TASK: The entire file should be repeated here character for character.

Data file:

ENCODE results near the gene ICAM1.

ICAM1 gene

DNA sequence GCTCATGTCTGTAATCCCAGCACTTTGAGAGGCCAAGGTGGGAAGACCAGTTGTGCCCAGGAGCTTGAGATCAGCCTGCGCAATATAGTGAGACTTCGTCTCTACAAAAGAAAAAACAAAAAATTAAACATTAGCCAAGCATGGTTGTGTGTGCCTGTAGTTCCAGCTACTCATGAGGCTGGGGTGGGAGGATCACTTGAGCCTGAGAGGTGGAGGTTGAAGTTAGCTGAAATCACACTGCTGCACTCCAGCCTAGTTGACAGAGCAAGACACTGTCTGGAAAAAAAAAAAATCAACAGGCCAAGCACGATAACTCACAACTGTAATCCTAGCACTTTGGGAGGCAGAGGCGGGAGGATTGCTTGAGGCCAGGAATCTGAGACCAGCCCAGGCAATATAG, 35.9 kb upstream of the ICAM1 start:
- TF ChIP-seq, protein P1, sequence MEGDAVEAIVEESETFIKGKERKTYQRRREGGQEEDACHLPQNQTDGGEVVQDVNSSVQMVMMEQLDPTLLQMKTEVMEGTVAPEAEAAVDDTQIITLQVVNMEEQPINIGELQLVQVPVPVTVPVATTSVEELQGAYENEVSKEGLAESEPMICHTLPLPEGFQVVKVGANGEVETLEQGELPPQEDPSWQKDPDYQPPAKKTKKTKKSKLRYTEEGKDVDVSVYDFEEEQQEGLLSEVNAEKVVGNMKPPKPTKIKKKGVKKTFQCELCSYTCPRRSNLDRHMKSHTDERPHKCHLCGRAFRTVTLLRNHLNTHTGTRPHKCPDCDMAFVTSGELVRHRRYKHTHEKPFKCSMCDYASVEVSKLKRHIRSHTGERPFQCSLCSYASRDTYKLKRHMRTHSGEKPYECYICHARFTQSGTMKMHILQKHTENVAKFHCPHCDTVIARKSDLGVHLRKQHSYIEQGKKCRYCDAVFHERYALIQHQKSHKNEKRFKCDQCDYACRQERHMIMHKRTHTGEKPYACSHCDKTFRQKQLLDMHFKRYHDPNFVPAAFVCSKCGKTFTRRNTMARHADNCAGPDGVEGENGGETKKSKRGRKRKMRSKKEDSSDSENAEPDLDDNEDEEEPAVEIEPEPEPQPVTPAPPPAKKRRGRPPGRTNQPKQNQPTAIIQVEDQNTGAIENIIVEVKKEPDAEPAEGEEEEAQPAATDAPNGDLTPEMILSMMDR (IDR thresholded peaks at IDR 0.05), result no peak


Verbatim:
ENCODE results near the gene ICAM1.

ICAM1 gene

DNA sequence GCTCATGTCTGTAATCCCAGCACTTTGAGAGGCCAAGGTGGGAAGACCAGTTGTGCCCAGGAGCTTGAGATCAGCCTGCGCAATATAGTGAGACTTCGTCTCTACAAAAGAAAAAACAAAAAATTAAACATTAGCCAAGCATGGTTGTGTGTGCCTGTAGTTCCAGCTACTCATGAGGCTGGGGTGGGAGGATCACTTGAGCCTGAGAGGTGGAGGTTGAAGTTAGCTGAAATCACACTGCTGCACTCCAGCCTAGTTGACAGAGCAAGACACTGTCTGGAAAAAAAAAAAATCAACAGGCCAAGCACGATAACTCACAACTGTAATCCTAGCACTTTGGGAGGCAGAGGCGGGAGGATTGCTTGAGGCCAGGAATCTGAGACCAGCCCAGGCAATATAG, 35.9 kb upstream of the ICAM1 start:
- TF ChIP-seq, protein P1, sequence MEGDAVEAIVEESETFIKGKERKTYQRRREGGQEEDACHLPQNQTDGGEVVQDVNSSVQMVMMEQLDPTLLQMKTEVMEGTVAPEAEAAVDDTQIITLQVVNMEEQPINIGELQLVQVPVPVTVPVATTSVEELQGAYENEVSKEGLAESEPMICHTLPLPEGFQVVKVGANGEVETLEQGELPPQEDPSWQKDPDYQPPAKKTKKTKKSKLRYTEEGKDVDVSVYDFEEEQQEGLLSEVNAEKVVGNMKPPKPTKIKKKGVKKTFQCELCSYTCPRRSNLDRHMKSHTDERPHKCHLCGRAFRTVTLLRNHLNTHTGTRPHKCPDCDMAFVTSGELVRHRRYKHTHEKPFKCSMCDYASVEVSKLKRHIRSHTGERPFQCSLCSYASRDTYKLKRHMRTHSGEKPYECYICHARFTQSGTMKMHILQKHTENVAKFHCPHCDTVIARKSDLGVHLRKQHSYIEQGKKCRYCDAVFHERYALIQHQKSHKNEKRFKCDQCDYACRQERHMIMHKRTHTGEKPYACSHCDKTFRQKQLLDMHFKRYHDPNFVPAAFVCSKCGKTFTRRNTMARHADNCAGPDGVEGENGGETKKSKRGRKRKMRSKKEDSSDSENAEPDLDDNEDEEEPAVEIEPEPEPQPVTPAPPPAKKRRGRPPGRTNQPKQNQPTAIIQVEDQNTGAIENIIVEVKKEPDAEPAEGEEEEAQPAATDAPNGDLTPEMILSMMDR (IDR thresholded peaks at IDR 0.05), result no peak